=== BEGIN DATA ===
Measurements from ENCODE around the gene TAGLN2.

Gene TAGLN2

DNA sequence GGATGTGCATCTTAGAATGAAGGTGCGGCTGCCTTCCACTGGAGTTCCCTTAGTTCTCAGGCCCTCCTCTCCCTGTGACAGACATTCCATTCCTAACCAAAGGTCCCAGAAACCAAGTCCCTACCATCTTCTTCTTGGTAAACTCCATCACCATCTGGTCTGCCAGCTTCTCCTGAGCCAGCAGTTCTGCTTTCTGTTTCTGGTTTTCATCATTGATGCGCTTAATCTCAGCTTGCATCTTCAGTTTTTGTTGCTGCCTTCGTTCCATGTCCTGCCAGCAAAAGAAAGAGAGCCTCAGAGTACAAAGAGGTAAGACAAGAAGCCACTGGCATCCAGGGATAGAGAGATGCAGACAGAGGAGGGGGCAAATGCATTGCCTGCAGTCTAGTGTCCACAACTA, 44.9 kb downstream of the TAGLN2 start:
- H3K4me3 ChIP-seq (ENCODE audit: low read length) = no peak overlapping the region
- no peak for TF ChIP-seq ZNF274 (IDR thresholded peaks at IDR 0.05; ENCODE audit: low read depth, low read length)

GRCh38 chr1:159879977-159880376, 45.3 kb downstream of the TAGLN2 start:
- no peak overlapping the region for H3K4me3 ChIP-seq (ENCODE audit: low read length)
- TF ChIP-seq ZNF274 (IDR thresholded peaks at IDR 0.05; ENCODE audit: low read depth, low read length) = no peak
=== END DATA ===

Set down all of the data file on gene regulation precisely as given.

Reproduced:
Measurements from ENCODE around the gene TAGLN2.

Gene TAGLN2

DNA sequence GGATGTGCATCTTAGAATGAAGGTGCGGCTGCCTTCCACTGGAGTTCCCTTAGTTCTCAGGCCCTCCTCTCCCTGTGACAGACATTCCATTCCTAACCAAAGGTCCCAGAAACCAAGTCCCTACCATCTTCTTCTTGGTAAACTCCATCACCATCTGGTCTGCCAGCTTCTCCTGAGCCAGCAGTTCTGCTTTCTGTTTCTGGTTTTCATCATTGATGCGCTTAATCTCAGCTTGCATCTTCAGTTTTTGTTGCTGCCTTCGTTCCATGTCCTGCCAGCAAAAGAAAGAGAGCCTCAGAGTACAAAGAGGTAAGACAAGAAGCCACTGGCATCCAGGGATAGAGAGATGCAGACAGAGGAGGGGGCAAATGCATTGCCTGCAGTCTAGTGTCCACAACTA, 44.9 kb downstream of the TAGLN2 start:
- H3K4me3 ChIP-seq (ENCODE audit: low read length) = no peak overlapping the region
- no peak for TF ChIP-seq ZNF274 (IDR thresholded peaks at IDR 0.05; ENCODE audit: low read depth, low read length)

GRCh38 chr1:159879977-159880376, 45.3 kb downstream of the TAGLN2 start:
- no peak overlapping the region for H3K4me3 ChIP-seq (ENCODE audit: low read length)
- TF ChIP-seq ZNF274 (IDR thresholded peaks at IDR 0.05; ENCODE audit: low read depth, low read length) = no peak